The Knesset (Israel's unicameral parliament) is the
country's legislative body. The Knesset took its name and fixed its
membership at 120 from the Knesset Hagedolah (Great Assembly), the representative Jewish council convened in Jerusalem by Ezra and Nehemiah in the 5th century BCE.
A new Knesset begins to function after general elections, which
determine its composition. In the first session, Knesset members declare
their allegiance, and the Knesset speaker and deputy speakers are
elected. The Knesset usually serves for four years, but may dissolve
itself or be dissolved by the prime minister any time during its term.
Until a new Knesset is formally constituted following elections, full
authority remains with the outgoing one.
The Knesset operates in plenary sessions and through 15 standing
committees. In plenary sessions, general debates are conducted on
legislation submitted by the government or by individual Knesset
members, as well as on government policy and activity. Debates are
conducted in Hebrew, but members may speak Arabic, as both are official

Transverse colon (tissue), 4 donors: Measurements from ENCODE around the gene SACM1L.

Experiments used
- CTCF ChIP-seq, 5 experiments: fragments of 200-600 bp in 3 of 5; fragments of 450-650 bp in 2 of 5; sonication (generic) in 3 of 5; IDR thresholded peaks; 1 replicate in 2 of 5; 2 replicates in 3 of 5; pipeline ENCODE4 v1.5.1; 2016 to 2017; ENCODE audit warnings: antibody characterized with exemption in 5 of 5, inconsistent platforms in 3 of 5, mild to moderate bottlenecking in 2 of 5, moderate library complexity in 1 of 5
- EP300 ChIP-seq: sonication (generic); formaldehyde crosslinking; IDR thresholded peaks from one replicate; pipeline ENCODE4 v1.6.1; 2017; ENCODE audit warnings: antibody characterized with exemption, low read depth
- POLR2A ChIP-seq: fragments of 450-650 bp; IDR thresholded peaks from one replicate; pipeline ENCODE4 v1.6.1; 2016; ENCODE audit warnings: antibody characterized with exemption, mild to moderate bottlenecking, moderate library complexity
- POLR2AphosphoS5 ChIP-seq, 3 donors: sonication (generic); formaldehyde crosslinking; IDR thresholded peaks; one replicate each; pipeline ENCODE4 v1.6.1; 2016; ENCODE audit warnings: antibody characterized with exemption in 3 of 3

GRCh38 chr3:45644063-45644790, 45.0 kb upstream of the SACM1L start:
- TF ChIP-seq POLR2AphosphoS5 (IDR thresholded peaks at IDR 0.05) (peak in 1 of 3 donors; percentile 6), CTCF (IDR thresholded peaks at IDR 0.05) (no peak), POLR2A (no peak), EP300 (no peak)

languages. Simultaneous translation is available.
To become law, a regular state bill must pass three readings in the Knesset (while private bills have four readings).
In the first reading, the bill is presented to the plenary, followed by
a short debate on its contents, after which it is referred to the
appropriate Knesset committee for detailed discussion and redrafting, if
necessary. When the committee has completed its work, the bill is
returned to the plenary for its second reading, at which time committee
members who have reservations may present them to the plenary. Following
a general debate, each article of the bill is put to a vote and, unless
it is necessary to return it again to committee, the third reading
takes place immediately, and a vote is taken on the bill as a whole. If
the bill passes, it is signed by the presiding speaker and is later
published in the Official Gazette, with the signatures of the president,
prime minister, Knesset speaker and the minister responsible for the
law’s implementation. Finally, the state seal is affixed to it by the
minister of justice, and the bill becomes law.
Jerusalem: The Knesset (Israeli parliament), view from the south (Ministry of Tourism)